|Institution:||University of Birmingham|
|Department:||School of Health and Population Sciences, History of Medicine Unit|
|Keywords:||DA Great Britain; RA0421 Public health. Hygiene. Preventive Medicine|
|Full text PDF:||http://etheses.bham.ac.uk/5910/|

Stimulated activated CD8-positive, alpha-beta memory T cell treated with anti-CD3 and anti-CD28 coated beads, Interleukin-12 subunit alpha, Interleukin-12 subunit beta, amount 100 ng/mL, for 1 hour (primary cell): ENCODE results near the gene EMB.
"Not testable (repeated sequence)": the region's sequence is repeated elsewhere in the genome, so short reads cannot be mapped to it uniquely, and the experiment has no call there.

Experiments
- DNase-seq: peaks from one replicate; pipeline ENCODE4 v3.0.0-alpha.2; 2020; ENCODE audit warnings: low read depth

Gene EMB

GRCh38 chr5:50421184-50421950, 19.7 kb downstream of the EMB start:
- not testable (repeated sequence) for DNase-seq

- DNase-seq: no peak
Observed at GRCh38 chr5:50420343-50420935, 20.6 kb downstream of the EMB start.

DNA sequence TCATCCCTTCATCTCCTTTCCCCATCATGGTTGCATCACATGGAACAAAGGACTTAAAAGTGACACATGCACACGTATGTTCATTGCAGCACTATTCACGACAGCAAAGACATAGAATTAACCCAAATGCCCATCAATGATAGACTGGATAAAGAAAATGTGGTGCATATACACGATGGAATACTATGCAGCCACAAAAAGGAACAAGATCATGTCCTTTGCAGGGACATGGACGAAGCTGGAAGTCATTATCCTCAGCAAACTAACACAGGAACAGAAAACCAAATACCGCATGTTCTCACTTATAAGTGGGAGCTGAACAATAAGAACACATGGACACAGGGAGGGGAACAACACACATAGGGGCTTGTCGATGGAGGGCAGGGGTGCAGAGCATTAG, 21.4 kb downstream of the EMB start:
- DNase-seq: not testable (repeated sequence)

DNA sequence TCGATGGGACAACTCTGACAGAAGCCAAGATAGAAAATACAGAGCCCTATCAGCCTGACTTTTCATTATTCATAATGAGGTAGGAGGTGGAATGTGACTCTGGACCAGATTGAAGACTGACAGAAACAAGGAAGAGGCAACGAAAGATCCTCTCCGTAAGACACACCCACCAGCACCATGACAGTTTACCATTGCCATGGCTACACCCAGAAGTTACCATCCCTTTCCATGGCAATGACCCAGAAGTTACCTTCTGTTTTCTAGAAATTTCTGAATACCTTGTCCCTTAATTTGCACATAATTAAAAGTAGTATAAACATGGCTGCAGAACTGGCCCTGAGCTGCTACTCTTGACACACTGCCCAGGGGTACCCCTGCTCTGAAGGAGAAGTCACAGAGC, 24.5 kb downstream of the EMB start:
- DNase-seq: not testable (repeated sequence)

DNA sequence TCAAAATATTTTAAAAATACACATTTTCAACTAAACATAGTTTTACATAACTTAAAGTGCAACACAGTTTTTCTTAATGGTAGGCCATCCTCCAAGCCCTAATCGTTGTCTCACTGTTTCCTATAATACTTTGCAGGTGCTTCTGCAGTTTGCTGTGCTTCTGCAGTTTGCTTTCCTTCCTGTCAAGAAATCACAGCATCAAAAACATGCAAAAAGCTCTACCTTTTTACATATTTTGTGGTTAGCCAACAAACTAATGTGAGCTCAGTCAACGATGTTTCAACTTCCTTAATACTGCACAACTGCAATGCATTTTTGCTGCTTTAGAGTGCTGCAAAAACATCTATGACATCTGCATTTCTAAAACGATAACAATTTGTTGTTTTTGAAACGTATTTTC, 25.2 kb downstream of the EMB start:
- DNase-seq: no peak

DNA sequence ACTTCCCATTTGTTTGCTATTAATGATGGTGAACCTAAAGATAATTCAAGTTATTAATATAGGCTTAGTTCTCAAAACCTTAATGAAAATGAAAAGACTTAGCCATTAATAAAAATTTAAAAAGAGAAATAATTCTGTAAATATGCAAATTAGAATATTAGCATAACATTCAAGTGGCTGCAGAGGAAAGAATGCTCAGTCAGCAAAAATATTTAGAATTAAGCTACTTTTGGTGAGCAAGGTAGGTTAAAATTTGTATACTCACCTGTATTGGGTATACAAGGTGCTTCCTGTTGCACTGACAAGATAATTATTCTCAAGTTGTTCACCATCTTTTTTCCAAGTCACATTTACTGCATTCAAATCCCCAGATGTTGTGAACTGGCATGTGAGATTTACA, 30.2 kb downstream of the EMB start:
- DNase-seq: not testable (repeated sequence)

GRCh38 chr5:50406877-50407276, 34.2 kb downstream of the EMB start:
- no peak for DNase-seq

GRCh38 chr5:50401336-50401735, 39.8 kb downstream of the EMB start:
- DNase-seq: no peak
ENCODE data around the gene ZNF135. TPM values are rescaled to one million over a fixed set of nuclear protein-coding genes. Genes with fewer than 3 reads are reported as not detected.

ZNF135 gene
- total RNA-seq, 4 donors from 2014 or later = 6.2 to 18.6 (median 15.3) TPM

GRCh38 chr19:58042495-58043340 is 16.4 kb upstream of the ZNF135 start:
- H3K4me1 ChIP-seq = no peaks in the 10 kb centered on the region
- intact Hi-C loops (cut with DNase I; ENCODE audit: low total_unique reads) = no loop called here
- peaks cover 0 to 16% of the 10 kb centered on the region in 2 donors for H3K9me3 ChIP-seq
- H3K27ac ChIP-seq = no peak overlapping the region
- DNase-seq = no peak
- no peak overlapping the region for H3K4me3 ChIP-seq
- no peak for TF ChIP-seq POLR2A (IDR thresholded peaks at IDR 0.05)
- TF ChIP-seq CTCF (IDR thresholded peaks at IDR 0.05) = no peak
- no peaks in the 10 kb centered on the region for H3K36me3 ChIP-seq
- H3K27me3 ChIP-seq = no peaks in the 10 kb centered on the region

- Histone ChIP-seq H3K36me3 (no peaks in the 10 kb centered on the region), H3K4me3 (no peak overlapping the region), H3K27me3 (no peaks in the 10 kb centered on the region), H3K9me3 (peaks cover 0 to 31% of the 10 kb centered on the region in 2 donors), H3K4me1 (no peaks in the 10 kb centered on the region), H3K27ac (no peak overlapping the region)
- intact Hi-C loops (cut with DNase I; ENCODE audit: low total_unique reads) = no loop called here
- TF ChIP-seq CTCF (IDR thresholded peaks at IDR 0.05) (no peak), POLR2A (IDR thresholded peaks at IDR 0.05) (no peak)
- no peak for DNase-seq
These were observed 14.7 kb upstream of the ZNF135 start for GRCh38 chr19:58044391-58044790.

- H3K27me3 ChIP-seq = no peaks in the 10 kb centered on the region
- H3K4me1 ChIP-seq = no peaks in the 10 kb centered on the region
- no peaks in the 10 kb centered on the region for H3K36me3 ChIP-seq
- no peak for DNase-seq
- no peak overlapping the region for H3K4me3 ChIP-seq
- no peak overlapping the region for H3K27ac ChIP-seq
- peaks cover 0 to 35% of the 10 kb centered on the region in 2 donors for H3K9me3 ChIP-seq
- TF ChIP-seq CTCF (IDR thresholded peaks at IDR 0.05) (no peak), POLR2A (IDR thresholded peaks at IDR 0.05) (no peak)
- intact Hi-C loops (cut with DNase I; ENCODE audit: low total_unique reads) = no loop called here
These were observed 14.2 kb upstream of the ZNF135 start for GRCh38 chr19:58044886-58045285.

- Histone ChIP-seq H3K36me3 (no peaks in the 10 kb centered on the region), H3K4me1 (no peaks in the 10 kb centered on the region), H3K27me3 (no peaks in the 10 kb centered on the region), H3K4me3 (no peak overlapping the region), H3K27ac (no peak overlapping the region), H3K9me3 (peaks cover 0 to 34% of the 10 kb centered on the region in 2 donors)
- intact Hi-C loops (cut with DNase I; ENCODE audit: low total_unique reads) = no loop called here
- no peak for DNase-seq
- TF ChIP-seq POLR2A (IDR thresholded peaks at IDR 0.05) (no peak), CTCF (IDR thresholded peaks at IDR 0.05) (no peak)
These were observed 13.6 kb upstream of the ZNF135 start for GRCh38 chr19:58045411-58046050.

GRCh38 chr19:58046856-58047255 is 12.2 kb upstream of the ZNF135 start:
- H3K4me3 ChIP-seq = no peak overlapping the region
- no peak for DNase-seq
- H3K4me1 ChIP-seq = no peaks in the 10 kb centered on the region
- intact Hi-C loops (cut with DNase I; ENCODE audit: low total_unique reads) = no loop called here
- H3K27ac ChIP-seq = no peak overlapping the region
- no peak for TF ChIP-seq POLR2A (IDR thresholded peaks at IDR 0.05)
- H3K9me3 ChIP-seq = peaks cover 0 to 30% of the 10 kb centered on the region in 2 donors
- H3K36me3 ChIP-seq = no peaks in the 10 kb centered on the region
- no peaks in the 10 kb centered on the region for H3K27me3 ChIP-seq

This study of the medical role of the urban workhouses of Birmingham and Wolverhampton after the New Poor Law addresses the following questions: what were the standards of medical and nursing practice and what treatments were used to alleviate inmates’ suffering? It considers the nature of illnesses encountered covering acute non-infective illnesses, infectious disease and chronic disability, and highlights the important role the workhouse played in providing institutional care, especially in the isolation of epidemic diseases. Birmingham workhouse had a well-developed medical service prior to the New Poor Law and this continued until the mid-nineteenth century. By comparison, Wolverhampton workhouse did not meet satisfactory levels of medical and nurse staffing until near the end of the century. The study provides a new perspective on medical care in workhouse infirmaries by showing how standards varied over time within the same institution and how medicalisation of the workhouse began in the early years after the New Poor Law. Medical care in workhouses has been viewed as important only in the context of the development of the National Health Service but this study demonstrates that it provided significant, and at times high quality, medical treatment for the poor.